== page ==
Resealing Seams on a tent, tarp, or rainfly

Discussion in 'Camping Toys' started by dredman, Nov 10, 2019.

  1. dredman

    dredman Dirty Moto-Tourist

    Joined:
    Jul 18, 2007
    Oddometer:
    313
    Location:
    Driving around in a Steel-Tent
    It started out as a small repair on my tarp that had some slight oozing on two pull-outs. I figured while I was at it, I would experiment with an old tent I was about to retire that had a significant leak in the vestibule. I wound up treating all the seams on both, but when the tent treatment did not work I sprayed the entire fly for giggles. I was really impressed with the result.

    #1
  2. DCrider

    DCrider Live from THE Hill

    Joined:
    May 7, 2008
    Oddometer:
    7,496
    Location:
    Washington, DC
    Interesting fix, did you notice any appreciable weight gain on the tent rainfly once fully coated with the spray bottle and dried? Rainfly still just as flexible?
    #2
  3. dredman

    dredman Dirty Moto-Tourist

    Joined:
    Jul 18, 2007
    Oddometer:
    313
    Location:
    Driving around in a Steel-Tent
    No weight gain on the tent fly, and the even coat did not show any odd shades. That fly was crusty already, so flexible is not something I would describe. I only treated the seams on the other, but it did a show a sheen on those spots. Well that, and it stopped the leaks :)
    #3
  4. DCrider

    DCrider Live from THE Hill

    Joined:
    May 7, 2008
    Oddometer:
    7,496
    Location:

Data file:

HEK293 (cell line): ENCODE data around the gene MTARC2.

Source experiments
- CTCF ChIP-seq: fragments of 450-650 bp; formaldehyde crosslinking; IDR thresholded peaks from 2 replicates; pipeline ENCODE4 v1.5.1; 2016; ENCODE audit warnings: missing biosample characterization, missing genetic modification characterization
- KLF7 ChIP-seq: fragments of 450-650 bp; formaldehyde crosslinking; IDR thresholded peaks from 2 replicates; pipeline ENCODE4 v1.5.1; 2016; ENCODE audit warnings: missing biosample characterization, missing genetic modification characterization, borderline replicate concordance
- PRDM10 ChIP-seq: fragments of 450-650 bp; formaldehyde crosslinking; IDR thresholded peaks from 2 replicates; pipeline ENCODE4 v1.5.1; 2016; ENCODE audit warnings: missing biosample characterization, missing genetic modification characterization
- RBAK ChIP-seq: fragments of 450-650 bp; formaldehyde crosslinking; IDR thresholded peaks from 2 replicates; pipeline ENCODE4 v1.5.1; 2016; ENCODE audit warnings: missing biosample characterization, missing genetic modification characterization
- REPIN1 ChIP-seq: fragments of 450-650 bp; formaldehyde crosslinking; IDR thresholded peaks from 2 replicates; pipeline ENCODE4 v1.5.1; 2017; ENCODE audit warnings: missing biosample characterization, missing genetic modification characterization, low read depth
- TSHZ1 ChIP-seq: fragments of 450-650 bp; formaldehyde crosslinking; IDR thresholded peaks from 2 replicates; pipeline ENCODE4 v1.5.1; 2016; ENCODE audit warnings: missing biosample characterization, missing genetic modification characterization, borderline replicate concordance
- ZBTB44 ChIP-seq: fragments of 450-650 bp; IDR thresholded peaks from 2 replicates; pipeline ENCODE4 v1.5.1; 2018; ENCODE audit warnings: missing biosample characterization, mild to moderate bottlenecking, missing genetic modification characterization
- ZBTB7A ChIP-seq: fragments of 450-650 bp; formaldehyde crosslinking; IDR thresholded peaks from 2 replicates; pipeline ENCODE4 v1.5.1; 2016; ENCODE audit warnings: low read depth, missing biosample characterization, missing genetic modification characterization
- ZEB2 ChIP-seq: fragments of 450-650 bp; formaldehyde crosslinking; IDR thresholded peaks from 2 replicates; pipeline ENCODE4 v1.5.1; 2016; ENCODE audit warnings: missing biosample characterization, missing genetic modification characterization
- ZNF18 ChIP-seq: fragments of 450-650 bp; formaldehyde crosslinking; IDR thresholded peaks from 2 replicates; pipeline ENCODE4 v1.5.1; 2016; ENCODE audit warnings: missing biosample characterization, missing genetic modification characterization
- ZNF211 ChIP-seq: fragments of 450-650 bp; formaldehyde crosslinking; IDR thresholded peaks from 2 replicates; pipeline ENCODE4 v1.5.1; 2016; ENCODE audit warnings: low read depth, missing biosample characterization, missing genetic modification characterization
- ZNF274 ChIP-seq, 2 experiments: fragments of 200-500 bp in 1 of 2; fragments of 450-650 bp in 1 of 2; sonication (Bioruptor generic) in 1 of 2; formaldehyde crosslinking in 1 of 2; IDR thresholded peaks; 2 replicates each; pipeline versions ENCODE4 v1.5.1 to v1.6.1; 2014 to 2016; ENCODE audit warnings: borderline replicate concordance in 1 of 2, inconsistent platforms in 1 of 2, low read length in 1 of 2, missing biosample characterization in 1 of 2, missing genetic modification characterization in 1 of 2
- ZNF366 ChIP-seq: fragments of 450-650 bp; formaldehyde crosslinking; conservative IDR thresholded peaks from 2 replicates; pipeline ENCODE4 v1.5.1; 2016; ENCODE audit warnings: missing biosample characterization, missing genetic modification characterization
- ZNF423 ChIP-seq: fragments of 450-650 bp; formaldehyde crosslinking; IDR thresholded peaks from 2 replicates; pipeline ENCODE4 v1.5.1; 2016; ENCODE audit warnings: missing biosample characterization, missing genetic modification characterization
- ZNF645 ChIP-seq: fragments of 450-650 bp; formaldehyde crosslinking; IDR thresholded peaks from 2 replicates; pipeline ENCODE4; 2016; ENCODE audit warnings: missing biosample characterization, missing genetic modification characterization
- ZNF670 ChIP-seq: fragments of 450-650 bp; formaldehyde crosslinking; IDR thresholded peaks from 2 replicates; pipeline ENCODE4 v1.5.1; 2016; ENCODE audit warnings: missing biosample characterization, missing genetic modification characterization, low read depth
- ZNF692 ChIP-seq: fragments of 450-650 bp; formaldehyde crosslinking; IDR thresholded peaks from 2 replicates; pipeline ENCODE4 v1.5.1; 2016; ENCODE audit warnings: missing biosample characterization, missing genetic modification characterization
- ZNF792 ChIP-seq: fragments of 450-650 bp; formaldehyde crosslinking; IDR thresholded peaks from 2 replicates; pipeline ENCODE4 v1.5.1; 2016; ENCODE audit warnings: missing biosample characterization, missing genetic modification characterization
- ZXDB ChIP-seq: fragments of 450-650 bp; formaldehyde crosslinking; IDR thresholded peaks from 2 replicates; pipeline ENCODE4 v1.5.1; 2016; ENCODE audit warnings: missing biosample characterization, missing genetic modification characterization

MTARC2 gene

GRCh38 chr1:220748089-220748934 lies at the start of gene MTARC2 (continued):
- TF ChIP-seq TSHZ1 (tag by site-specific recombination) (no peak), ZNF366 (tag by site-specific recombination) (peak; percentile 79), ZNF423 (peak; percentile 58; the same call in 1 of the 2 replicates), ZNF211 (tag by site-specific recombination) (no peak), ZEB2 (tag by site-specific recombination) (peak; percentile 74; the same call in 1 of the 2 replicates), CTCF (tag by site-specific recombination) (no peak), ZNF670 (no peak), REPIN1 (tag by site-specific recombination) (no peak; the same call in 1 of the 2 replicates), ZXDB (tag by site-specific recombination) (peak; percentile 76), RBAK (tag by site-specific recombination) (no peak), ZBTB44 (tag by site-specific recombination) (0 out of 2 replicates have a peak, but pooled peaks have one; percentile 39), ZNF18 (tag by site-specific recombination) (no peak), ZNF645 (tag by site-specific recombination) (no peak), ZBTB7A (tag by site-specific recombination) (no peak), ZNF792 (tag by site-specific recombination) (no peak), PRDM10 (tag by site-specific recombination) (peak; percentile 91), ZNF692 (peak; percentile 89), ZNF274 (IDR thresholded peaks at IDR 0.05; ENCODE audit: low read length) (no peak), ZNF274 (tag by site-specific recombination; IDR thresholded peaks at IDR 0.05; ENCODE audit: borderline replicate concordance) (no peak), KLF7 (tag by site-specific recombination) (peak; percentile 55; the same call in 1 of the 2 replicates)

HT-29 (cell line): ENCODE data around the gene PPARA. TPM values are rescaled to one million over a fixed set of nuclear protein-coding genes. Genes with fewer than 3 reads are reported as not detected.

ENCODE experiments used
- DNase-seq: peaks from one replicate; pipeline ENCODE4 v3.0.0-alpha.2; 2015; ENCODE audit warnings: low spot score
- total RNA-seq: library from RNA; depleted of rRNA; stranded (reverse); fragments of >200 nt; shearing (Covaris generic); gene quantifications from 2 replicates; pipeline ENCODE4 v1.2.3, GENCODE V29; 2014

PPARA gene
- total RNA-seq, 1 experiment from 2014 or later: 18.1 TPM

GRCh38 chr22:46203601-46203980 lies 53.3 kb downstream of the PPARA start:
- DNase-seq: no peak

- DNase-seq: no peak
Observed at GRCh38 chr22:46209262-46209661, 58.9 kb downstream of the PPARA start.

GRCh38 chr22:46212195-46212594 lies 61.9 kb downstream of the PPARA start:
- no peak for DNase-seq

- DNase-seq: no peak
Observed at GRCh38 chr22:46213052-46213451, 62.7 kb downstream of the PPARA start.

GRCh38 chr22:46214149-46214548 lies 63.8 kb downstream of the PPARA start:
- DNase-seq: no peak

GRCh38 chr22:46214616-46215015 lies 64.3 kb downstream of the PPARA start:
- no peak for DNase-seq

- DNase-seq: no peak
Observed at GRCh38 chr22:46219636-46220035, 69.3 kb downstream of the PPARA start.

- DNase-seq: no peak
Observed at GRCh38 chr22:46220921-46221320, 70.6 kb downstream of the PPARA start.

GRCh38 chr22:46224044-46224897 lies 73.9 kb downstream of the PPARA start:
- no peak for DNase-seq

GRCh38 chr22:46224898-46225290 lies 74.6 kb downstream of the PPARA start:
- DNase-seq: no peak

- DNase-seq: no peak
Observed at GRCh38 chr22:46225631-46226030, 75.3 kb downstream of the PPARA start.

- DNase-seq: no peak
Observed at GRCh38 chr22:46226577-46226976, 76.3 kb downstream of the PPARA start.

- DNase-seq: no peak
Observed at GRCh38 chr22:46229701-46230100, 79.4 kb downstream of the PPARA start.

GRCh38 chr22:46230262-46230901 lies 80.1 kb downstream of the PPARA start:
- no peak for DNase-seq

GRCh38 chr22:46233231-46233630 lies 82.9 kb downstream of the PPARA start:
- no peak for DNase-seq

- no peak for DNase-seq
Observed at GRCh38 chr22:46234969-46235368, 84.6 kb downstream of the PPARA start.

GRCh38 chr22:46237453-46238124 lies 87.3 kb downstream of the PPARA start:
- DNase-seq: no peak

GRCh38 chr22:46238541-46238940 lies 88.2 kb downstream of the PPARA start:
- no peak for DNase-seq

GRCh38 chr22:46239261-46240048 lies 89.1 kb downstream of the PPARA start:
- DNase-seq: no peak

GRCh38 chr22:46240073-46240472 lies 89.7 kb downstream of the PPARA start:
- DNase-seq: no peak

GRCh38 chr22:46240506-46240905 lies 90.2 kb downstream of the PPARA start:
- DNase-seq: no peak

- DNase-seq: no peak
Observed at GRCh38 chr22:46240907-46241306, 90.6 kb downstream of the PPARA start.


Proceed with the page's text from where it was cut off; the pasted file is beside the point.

Washington, DC
    Good to know, recently replaced the fly on my 10yr old ALPS tent as seam sealer did not do much. I may give your approach a try on my old REI tent as they don't have replacement rainflys.
    #4
  5. dredman

    dredman Dirty Moto-Tourist

    Joined:
    Jul 18, 2007
    Oddometer:
    313
    Location:
    Driving around in a Steel-Tent
    I am thinking seam leaks are just one of many paths for rain to penetrate. The more I think about the tent, the more I consider WHERE the most wear comes from - rolling up the vestibule 1-5x every day I am inside it means it will lose its coating that much faster. So surprised it has lasted me this well for so long, and just now showed small leaks?
    $12 worth of supplies and you can spray 10+ entire rainflys, instead of just 'seam-sealing' one for the same price? I would like to know your experience?
    #5
  6. DCrider

    DCrider Live from THE Hill

    Joined:
    May 7, 2008
    Oddometer:
    7,496
    Location:
    Washington, DC
    Well I did use the $8 bottle of seem sealer on the REI tent then sprayed the entire fly with the KIWI Camp dry $6.95, did seem to fix the leaks based on quick hose shower but not yet used it in a steady all day rain. If/when it fails again I'll go with your technique as I suspect it's a better approach, plus cheaper and as a former KLR owner I appreciate cheap fixes that work!
    #6
  7. CROSSBOLT

    CROSSBOLT Been here awhile

    Joined:
    Sep 4, 2018
    Oddometer:
    539
    Location:
    Hillville, TN
    How 'bout spraying with Scotch-Guard?
    #7
  8. DCrider

    DCrider Live from THE Hill

    Joined:
    May 7, 2008
    Oddometer:
    7,496
    Location:
    Washington, DC
    Kiwi CampDry is essentially the same thing, it works but tends to wear out after a couple uses.
    #8
  9. JR356

    JR356 Long timer

    Joined:
    May 4, 2005
    Oddometer:
    6,886
    Location:
    Way out West


    Here is method I used,materials available at nearby hardware store.
    Have used SeamGrip,etc in past,this works just as well.

    Use NikWax Tent and Gear SolarProof on the rainfly as a protectant and waterproofing.

    JR356
    #9
    DCrider likes this.